Arnold Kling  

Culture and Prosperity, Again

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Pete Boettke chimes in,


However advantageous a culture may be, it cannot overcome bad institutions. And however disadvantageous a culture may be, it will improve when people get to live under institutions of political and economic freedom. Culture can act as a constraint, but it is also a malleable constraint. The important causal variable is the set of rules that govern the way we interact with one another and with the resources at our disposal. Those rules must enable our ability to realize the gains from specialization and exchange, and reap the benefits of innovation.

If you think that culture matters but institutions do not, look at North and South Korea. If you think that culture does not matter at all, look at differences among different ethnic groups within countries.

Boettke is responding to Lawrence E. Harrison, in an essay that Bryan and I both linked.


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COMMENTS (2 to date)
John S Bolton writes:

Given the persistence of enormous differentials, despite the ease of adopting technology, particular political systems and whatever cultural features that can turn on a dime there may be,
N&S Korea may be interpreted as representing how far down a high-IQ population can be pushed by the extremes of socialism and tyranny, and the limits of cultural change's possibilities in the south.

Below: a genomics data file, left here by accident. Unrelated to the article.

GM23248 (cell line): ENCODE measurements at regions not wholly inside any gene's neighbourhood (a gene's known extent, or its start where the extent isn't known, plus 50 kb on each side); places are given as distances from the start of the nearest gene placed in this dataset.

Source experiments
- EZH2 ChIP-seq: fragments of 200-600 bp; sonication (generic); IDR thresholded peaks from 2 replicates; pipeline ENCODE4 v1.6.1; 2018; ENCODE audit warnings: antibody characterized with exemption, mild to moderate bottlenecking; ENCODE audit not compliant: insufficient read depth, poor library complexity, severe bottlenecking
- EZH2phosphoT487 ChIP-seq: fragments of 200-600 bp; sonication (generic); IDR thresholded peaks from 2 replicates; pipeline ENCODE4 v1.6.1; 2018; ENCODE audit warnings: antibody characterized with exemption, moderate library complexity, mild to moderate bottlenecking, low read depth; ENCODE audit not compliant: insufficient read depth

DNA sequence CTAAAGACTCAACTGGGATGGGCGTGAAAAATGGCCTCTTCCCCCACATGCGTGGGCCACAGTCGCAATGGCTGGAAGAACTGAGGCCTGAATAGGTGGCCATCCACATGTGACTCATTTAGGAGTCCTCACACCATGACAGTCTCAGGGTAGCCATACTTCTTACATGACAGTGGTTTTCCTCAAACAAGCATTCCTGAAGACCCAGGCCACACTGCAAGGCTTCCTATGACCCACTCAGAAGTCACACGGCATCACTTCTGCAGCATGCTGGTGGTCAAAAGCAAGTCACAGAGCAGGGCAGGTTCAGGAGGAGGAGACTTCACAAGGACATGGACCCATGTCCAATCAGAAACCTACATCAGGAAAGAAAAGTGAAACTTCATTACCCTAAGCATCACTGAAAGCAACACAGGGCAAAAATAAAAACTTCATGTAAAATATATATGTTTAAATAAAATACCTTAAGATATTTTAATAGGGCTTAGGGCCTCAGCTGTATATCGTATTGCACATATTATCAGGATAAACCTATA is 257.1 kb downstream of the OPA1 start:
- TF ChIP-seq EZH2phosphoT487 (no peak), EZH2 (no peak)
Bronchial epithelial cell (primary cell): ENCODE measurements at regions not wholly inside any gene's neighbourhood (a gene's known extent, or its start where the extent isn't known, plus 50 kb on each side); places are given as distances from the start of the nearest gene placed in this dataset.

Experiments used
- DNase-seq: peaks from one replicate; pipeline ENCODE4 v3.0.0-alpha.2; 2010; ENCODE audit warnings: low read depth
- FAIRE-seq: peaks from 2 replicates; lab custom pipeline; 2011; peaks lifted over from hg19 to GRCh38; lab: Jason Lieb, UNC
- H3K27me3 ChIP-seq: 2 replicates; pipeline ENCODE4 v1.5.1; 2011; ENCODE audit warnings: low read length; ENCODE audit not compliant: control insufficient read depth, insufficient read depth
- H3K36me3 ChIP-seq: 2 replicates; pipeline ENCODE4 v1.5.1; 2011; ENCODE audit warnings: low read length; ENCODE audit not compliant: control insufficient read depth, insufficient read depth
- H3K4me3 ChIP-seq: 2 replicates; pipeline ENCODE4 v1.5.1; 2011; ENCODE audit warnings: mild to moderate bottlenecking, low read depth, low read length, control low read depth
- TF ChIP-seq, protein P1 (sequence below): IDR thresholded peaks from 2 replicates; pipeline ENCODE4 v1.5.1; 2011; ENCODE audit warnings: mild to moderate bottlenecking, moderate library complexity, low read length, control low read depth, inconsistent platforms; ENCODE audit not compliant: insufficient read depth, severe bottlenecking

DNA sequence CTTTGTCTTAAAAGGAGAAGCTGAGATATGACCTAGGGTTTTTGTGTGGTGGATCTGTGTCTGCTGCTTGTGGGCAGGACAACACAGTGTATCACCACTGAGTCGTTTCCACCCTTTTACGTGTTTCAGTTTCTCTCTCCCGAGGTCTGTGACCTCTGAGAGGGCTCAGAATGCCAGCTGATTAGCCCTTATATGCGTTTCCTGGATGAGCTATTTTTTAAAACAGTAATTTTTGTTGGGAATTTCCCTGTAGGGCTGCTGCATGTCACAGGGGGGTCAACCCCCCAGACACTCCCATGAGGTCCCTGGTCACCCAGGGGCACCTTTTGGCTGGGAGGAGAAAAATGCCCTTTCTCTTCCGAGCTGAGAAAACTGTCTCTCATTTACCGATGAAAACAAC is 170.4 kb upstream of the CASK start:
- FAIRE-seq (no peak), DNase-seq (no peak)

In the world we do not see extremes like these much at all.
No place in Africa has experimented with such thorough totalitarian systems as NK. The poorest African countries have almost always been anything but systematic or thorough.
When Marxist regimes there change to a more capitalist-friendly policy, there is no suppressed intelligent population there, in numbers sufficient to make a SKorea, or even a shadow of it.

RogerM writes:

Boettke should read the later books of Douglass North. North focused on institutions in his early works and believed that institutions evolved in response to the demand to reduce transaction costs. But in his later works, he sees culture as a more powerful force. North seems to agree with Harrison and others that culture creates institutions while institutions have little effect on culture. Latin America is a good example. As De Soto has pointed out, the elites of most Lation American countries adopted the constitutions, government forms and other US institutions when they gained independence, but very similar institutions existing in very different cultures produced very different results, because the institutions didn't grow organically from the culture, they were foreign institutions grafted onto the culture.

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